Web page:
Their girth, power and physical size will be too much for many small studios (who should consider the Lone Pines, which boast much of the tech in a smaller package). For anyone else, with a space less limited than their funds, we can think of no better speakers for this kind of money. Quite simply: extraordinary.
MusicRadar verdict: Kali Audio made a splash with the LP monitors and the IN-8s are just as dramatic a release. This is serious pro monitoring at a fantastic price. Highly recommended.
The Web Says
"The IN-8s were less fatiguing than the two-way monitors they replaced. Sitting back on the couch 3 meters away, where a lot of my clients like to sit and listen, the sound was more even than before, and that is a good thing! I’m recommending the IN-8s as an excellent yet inexpensive studio monitor for small mixing spaces. You’ll have crystal clear stereo imaging, along with a truthful and accurate representation of what you have recorded and mixed immediately."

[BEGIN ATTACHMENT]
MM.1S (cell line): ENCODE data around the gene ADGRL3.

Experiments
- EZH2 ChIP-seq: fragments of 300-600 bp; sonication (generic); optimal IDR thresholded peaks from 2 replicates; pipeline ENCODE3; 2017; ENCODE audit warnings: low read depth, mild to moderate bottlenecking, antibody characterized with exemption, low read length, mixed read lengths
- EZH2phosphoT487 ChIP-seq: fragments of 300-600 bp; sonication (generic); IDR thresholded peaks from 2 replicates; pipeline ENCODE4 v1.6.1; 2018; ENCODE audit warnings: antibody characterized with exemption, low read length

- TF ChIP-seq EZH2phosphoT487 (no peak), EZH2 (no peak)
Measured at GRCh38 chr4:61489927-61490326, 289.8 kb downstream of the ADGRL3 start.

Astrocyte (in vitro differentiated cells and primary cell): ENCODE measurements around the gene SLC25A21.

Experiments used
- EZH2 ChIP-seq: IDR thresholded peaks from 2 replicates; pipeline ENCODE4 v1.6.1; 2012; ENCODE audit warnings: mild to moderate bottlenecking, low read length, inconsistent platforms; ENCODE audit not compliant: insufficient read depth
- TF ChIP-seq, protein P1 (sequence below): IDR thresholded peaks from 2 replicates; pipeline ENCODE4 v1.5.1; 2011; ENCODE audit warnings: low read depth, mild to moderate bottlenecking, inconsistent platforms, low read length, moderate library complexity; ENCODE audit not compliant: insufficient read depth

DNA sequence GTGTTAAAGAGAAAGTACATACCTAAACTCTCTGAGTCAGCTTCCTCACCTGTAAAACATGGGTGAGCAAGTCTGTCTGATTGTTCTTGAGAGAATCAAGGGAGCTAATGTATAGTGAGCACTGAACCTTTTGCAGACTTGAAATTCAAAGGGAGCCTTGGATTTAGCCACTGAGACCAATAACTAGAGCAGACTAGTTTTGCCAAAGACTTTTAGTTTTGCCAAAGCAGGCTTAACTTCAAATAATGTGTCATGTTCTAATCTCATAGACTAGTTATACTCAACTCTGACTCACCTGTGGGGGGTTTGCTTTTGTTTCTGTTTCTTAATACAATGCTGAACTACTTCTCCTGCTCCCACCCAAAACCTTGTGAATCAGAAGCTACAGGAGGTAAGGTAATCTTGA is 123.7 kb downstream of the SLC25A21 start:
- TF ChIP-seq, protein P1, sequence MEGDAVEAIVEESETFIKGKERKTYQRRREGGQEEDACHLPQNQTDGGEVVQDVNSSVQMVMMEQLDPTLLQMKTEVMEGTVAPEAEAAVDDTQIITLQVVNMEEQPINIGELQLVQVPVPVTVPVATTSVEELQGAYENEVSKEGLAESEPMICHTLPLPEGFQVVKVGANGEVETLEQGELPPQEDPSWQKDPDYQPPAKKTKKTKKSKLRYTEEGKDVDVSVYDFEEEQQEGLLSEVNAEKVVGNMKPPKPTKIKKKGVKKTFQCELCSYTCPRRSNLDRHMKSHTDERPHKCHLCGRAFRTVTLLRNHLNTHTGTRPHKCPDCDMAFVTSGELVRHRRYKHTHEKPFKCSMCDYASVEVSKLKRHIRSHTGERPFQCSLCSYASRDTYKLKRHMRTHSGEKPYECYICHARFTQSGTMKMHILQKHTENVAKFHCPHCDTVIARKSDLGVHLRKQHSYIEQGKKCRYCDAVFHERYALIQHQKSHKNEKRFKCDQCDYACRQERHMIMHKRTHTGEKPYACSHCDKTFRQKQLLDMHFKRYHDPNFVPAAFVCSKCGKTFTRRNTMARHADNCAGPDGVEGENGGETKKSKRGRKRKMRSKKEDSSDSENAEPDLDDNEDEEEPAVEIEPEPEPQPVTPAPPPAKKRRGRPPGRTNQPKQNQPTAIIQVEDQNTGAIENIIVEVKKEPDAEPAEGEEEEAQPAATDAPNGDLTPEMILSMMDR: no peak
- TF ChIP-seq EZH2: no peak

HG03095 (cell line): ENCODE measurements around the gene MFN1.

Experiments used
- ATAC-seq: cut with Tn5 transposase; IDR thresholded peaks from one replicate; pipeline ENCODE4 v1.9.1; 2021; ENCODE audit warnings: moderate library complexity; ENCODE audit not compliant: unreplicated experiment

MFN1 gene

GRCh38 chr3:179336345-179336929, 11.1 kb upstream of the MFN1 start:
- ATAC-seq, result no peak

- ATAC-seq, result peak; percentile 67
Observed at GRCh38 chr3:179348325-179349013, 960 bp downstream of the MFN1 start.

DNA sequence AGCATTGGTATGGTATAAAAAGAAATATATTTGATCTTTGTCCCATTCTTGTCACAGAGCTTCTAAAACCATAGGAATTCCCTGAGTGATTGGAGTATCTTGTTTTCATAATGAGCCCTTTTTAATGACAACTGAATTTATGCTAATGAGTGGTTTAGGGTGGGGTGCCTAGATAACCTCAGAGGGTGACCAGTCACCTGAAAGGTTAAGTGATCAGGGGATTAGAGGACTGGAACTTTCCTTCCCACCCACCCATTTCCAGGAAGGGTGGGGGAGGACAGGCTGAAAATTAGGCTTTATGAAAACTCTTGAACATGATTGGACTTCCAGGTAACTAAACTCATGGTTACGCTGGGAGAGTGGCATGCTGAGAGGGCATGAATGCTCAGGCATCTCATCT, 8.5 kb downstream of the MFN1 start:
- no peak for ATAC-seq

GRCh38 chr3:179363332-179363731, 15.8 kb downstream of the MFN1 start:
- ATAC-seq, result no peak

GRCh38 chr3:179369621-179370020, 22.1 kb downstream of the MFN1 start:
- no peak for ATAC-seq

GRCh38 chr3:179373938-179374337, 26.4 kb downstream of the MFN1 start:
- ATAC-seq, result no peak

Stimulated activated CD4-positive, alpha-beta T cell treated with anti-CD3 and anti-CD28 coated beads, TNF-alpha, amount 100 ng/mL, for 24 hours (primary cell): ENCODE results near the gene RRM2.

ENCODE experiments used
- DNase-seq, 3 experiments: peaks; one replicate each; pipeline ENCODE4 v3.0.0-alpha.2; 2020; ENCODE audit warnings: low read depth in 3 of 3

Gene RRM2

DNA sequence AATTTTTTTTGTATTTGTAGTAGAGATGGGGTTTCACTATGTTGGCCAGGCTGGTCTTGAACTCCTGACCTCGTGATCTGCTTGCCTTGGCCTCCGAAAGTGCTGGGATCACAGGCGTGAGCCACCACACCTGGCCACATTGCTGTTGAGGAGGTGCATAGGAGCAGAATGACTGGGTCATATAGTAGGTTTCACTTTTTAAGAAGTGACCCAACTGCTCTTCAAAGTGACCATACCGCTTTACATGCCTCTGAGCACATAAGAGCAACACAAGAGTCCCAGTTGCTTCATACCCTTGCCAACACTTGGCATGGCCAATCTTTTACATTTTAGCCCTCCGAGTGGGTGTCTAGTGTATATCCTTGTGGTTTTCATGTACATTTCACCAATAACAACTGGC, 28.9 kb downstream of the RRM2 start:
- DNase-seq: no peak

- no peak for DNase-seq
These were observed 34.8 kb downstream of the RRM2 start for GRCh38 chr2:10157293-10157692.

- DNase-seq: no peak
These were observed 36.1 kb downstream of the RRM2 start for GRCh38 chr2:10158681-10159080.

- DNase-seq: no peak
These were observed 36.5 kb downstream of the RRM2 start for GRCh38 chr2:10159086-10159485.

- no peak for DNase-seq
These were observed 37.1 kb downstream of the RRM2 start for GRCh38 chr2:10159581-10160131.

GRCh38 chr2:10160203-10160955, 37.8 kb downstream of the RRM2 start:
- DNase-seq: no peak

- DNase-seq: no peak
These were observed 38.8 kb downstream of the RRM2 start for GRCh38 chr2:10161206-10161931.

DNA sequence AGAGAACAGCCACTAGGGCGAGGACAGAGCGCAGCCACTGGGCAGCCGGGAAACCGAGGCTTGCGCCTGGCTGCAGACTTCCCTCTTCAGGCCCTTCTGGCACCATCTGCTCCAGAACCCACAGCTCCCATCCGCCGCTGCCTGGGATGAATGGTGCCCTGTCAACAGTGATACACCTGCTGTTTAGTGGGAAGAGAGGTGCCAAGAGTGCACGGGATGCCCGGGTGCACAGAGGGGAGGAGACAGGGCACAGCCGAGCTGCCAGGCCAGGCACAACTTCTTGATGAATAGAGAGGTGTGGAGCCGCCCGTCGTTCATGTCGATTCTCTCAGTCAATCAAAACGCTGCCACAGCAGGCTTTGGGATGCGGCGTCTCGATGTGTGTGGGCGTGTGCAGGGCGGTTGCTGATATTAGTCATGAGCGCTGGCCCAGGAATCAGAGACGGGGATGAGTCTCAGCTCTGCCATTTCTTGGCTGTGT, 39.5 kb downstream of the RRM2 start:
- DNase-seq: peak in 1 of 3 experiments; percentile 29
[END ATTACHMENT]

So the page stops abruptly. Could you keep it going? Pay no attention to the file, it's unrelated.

"Though not without its quirks, there's no denying the IN‑8 is a huge slice of monitoring bandwidth for the money, and its dual‑coincident driver is exceptional. It's very much worth hearing."
Sound On Sound
Chris Selim – Mixdown Online
- Type: Studio monitor
- Key Features: 3-way design w/ coaxial midrange and tweeter, 8" woofer, low noise port tube; 140W Class D Power, 37Hz lower frequency response, < 1.4% System THD (94 dB @ 1M), Max SPL 114 dB.
- Contact: Kali Audio